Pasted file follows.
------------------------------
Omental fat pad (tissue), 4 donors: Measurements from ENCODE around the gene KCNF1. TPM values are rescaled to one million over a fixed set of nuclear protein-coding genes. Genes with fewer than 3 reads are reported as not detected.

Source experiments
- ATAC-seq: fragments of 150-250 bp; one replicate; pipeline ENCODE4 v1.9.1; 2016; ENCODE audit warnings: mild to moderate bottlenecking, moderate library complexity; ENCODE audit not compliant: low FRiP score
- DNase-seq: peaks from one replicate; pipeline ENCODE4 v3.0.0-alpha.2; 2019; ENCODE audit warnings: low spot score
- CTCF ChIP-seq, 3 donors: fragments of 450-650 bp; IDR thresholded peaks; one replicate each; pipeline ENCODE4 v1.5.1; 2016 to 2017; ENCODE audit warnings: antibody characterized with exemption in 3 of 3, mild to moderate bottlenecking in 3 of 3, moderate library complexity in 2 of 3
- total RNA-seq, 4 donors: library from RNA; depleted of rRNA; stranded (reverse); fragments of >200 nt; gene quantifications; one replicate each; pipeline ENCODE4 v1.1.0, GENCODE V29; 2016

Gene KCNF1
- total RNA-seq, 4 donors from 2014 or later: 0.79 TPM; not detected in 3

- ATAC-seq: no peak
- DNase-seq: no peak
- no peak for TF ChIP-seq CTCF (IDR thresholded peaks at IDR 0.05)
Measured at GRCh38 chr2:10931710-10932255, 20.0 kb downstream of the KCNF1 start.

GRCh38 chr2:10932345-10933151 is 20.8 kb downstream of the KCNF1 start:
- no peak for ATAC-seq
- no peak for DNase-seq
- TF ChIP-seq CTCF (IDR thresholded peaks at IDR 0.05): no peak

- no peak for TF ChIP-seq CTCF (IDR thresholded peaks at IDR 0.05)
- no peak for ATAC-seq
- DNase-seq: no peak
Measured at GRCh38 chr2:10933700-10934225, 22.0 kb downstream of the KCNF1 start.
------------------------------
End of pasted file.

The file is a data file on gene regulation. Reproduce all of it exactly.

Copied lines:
Omental fat pad (tissue), 4 donors: Measurements from ENCODE around the gene KCNF1. TPM values are rescaled to one million over a fixed set of nuclear protein-coding genes. Genes with fewer than 3 reads are reported as not detected.

Source experiments
- ATAC-seq: fragments of 150-250 bp; one replicate; pipeline ENCODE4 v1.9.1; 2016; ENCODE audit warnings: mild to moderate bottlenecking, moderate library complexity; ENCODE audit not compliant: low FRiP score
- DNase-seq: peaks from one replicate; pipeline ENCODE4 v3.0.0-alpha.2; 2019; ENCODE audit warnings: low spot score
- CTCF ChIP-seq, 3 donors: fragments of 450-650 bp; IDR thresholded peaks; one replicate each; pipeline ENCODE4 v1.5.1; 2016 to 2017; ENCODE audit warnings: antibody characterized with exemption in 3 of 3, mild to moderate bottlenecking in 3 of 3, moderate library complexity in 2 of 3
- total RNA-seq, 4 donors: library from RNA; depleted of rRNA; stranded (reverse); fragments of >200 nt; gene quantifications; one replicate each; pipeline ENCODE4 v1.1.0, GENCODE V29; 2016

Gene KCNF1
- total RNA-seq, 4 donors from 2014 or later: 0.79 TPM; not detected in 3

- ATAC-seq: no peak
- DNase-seq: no peak
- no peak for TF ChIP-seq CTCF (IDR thresholded peaks at IDR 0.05)
Measured at GRCh38 chr2:10931710-10932255, 20.0 kb downstream of the KCNF1 start.

GRCh38 chr2:10932345-10933151 is 20.8 kb downstream of the KCNF1 start:
- no peak for ATAC-seq
- no peak for DNase-seq
- TF ChIP-seq CTCF (IDR thresholded peaks at IDR 0.05): no peak

- no peak for TF ChIP-seq CTCF (IDR thresholded peaks at IDR 0.05)
- no peak for ATAC-seq
- DNase-seq: no peak
Measured at GRCh38 chr2:10933700-10934225, 22.0 kb downstream of the KCNF1 start.